The last report dealt with Gethsemane, the place where Jesus was captured and led away to his trial and crucifixion. According to the Gospels his arrest was made possible by the betrayal of one of his disciples, Judas Iscariot. The Gospel of Matthew records the remorse of Judas when Jesus was condemned to death: “When Judas, who had betrayed him, saw that Jesus was condemned, he was seized with remorse and returned the thirty pieces of silver to the chief priests and the elders. “I have sinned,” he said, “for I have betrayed innocent blood.” “What is that to us?” they replied. “That’s your responsibility.” So Judas threw the money into the temple and left. Then he went away and hanged himself.” (Matthew 27:3-5).
The High priests then decided to buy a burial plot with that money: “The chief priests picked up the coins and said, “It is against the law to put this into the treasury, since it is blood money.” So they decided to use the money to buy the potter’s field as a burial place for foreigners. That is why it has been called the Field of Blood to this day.” (Matthew 27:6-8)
The book of Acts explains the origin of the term Akeldama: “With the payment he received for his wickedness, Judas bought a field; there he fell headlong, his body burst open and all his intestines spilled out. Everyone in Jerusalem heard about this, so they called that field in their language Akeldama, that is, Field of Blood.” (Acts 1:81-19)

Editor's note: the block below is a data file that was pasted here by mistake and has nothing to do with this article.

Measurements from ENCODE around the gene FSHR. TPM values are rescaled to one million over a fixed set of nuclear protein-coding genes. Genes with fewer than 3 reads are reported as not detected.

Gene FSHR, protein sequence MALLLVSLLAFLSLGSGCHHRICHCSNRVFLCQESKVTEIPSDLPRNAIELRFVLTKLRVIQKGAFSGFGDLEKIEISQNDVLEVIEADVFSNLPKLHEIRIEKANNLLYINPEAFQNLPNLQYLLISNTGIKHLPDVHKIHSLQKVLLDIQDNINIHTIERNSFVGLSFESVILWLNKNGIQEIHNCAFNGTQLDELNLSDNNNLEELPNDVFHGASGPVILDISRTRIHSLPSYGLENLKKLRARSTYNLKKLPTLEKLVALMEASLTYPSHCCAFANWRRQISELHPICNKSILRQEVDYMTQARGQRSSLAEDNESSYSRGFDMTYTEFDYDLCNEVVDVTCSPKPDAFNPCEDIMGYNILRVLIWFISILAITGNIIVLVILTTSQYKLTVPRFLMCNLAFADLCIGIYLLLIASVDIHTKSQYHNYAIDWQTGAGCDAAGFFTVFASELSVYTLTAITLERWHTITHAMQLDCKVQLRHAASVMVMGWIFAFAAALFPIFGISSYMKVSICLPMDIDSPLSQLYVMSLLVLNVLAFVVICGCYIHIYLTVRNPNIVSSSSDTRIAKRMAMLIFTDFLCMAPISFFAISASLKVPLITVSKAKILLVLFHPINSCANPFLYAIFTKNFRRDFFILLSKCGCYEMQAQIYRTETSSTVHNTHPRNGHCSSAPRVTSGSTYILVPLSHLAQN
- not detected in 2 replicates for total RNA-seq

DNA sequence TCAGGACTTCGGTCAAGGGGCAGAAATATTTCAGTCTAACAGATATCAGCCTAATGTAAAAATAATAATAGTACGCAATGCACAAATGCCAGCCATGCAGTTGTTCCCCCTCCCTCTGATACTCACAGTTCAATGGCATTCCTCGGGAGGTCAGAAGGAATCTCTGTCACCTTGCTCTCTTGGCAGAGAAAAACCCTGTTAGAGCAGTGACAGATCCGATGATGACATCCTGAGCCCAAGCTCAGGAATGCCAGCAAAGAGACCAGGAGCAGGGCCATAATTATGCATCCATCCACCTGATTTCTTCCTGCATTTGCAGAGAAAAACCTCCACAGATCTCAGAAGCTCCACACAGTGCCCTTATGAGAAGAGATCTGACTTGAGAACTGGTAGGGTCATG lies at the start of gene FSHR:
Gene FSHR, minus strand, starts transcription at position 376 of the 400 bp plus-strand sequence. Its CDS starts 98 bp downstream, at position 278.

Eusebius in the third century CE is the earliest source to identify Akeldama at the Hinnom Valley, the southern border of the old city of Jerusalem. This identification made the site a popular burial area for Christian pilgrims, especially in the Crusaders period (12th-13th century AD). A large burial structure, whose main vaults are still standing, was constructed in Crusaders time for the burial of pilgrims who died (or came to die) in Jerusalem. In the Middle Ages it was considered a good deed to be buried in Akeldama, and soil from that area was taken to be placed in Christian cemeteries in Europe. In 1892 a Greek Orthodox church was erected on the southern cliff of Akeldama in memory of a Christian monk named Onuphorius.
Large scale excavations were never carried out in the vicinity of Akeldama, but remains of burials from various periods can be seen, including some from the first century. A tomb that can possibly be connected to Judas Iscariot is yet to be found.